We analyze and compare three different strategies, all aimed at controlling and eventually halting decoherence. The first strategy hinges upon the quantum Zeno effect, the second makes use of frequent unitary interruptions ("bang-bang" pulses and their generalization, quantum dynamical decoupling), and the third uses a strong, continuous coupling. Decoherence is shown to be suppressed only if the frequency N of the measurements or pulses is large enough or if the coupling K is sufficiently strong. Otherwise, if N or K is large, but not extremely large, all these control procedures accelerate decoherence. We investigate the problem in a general setting and then consider some practical examples, relevant for quantum computation.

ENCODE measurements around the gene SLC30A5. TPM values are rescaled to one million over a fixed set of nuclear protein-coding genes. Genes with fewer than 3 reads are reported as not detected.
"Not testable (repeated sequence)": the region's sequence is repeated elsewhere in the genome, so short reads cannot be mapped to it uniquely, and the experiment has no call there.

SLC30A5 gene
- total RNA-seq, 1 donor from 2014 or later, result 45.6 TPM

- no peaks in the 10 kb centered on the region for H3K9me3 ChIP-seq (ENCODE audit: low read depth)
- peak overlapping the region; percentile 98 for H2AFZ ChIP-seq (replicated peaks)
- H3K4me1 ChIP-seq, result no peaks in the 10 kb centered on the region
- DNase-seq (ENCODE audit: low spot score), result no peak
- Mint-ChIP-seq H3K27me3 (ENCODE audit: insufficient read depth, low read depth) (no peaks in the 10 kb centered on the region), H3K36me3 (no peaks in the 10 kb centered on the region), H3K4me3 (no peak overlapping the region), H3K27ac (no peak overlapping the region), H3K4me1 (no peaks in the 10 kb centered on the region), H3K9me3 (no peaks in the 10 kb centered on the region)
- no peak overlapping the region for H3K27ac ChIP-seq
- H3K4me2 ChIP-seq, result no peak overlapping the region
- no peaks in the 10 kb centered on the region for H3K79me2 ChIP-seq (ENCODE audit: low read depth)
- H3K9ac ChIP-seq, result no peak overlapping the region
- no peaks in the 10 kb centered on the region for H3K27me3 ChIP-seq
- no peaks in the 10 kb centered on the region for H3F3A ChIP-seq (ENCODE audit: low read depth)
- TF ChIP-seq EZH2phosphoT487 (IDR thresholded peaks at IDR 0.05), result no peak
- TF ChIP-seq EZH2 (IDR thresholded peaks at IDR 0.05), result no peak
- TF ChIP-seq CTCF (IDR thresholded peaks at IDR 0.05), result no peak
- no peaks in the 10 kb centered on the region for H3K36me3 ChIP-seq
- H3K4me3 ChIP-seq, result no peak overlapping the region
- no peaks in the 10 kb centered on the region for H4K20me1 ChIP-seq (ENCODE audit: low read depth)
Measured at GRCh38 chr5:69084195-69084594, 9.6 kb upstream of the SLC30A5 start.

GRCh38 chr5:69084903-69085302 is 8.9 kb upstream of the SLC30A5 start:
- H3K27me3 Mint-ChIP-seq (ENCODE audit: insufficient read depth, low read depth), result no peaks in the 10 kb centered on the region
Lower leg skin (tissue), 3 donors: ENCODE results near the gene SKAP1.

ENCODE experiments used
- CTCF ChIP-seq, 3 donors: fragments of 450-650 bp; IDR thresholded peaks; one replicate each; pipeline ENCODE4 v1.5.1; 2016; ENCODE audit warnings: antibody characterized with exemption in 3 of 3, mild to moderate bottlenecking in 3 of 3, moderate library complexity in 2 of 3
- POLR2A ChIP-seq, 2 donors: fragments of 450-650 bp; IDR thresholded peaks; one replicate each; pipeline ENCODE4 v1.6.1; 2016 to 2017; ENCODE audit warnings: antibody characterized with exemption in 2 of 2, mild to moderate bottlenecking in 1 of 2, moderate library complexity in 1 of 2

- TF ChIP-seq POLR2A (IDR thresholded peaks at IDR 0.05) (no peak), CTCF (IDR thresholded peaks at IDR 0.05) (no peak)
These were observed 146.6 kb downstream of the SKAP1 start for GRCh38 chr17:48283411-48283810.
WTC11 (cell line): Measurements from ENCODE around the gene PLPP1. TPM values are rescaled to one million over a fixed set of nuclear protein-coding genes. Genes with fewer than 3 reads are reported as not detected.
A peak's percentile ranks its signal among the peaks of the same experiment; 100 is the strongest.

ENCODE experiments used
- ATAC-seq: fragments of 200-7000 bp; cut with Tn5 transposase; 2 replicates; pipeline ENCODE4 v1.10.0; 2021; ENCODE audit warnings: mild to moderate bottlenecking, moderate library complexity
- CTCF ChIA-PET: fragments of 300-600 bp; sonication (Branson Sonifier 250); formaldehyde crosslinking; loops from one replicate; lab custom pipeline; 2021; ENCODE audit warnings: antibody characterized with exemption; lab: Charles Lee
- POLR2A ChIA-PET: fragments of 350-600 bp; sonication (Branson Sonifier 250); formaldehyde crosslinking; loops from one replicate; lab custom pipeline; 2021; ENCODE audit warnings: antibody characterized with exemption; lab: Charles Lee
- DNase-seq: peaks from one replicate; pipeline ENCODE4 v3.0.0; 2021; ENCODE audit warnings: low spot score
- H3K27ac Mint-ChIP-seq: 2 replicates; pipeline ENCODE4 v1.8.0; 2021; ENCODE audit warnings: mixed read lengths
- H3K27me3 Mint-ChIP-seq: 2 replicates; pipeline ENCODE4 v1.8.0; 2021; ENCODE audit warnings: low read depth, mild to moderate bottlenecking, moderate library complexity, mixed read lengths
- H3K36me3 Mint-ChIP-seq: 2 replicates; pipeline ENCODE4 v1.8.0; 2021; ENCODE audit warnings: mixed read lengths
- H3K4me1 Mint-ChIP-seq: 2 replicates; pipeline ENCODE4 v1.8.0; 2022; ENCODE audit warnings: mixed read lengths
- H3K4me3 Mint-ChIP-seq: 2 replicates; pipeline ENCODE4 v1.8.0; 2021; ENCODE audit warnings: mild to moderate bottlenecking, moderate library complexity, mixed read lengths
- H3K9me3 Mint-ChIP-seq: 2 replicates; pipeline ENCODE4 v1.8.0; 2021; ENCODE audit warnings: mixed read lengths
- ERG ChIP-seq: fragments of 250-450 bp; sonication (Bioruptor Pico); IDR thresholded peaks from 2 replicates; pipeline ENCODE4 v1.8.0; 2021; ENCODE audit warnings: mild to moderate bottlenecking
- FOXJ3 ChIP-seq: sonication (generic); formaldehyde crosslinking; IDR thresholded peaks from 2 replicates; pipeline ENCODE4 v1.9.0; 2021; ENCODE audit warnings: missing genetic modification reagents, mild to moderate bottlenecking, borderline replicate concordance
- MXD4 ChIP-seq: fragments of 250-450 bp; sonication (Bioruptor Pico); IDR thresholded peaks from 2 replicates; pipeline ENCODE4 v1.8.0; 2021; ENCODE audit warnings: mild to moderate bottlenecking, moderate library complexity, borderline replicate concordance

|Journal||Physical Review A - Atomic, Molecular, and Optical Physics|
|Publication status||Published - 2005 Feb 1|
ASJC Scopus subject areas
- Atomic and Molecular Physics, and Optics